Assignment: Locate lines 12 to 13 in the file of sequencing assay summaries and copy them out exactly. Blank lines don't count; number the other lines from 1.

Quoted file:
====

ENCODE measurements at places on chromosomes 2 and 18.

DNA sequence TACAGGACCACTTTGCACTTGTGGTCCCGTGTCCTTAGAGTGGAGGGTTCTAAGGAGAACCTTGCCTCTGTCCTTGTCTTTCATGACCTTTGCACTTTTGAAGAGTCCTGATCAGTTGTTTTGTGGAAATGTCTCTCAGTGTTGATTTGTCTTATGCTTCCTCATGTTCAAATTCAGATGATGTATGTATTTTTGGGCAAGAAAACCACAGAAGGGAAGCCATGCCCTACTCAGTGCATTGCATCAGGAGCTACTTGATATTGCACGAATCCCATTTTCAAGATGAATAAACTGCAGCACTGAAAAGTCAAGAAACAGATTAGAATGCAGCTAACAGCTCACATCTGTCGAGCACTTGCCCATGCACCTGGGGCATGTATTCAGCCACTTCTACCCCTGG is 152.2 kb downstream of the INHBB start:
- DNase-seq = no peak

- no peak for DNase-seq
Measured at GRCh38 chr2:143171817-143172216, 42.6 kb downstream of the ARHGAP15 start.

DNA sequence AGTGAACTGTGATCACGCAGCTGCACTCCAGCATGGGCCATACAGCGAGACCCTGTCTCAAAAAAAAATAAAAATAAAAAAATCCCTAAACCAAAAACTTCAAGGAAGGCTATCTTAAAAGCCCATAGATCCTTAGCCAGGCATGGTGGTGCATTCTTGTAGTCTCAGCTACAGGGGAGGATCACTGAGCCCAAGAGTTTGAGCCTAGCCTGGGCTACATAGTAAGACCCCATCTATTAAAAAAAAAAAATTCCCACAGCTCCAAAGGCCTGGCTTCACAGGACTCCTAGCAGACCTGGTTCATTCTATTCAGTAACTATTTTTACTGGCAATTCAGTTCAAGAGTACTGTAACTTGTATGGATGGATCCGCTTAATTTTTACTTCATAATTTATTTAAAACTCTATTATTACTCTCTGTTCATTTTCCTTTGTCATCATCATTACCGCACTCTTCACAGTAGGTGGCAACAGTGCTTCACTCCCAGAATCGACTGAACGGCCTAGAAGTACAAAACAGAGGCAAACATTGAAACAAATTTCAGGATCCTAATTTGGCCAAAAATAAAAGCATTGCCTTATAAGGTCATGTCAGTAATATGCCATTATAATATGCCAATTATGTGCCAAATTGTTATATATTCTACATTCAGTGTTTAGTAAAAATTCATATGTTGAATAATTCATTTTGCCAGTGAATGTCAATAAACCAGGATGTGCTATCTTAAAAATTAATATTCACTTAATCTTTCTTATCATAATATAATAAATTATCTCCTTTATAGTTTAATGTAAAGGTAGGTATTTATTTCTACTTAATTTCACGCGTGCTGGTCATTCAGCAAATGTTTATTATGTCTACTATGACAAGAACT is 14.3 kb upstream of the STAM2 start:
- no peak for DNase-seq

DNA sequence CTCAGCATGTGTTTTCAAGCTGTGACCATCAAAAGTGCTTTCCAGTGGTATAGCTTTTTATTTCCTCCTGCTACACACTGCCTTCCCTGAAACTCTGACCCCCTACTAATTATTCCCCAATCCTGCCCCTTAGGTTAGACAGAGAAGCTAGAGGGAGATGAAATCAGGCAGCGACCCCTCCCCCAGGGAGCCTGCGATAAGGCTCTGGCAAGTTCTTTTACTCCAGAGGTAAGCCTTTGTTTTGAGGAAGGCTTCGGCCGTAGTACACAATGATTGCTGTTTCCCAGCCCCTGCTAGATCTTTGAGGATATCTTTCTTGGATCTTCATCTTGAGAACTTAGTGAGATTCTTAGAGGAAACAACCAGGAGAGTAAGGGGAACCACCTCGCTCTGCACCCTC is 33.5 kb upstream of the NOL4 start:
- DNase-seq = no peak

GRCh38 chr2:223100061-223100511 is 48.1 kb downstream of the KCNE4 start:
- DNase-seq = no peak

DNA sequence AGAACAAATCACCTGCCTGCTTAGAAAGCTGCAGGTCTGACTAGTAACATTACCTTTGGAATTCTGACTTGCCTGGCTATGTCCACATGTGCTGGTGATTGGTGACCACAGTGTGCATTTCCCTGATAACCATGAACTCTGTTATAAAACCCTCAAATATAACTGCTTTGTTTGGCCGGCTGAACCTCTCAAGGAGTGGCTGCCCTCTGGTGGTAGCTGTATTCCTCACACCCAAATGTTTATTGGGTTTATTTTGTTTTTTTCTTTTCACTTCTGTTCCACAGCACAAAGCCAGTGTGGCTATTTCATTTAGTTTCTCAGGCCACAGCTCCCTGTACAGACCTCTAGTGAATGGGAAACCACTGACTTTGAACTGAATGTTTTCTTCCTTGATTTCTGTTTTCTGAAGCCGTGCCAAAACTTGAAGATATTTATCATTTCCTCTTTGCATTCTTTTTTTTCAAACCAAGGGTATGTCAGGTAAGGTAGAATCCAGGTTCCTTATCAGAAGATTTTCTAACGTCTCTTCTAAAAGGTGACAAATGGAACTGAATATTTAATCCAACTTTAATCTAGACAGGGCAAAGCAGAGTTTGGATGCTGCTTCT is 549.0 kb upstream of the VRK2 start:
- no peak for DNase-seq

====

DNA sequence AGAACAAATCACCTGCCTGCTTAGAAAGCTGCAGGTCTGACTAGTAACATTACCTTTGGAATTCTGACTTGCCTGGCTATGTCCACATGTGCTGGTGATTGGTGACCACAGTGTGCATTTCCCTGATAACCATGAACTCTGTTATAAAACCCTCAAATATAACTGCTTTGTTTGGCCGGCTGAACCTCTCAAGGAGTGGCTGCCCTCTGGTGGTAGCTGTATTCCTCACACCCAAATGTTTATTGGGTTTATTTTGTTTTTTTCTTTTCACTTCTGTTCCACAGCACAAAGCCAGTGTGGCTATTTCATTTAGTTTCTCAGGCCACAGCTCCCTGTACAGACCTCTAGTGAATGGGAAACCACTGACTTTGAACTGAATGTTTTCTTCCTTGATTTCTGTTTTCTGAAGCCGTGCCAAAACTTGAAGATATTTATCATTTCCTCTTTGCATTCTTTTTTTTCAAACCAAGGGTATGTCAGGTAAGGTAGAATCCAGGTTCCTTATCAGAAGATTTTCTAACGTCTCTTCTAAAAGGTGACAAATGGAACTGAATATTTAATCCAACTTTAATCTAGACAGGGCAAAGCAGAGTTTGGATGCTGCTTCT is 549.0 kb upstream of the VRK2 start:
- no peak for DNase-seq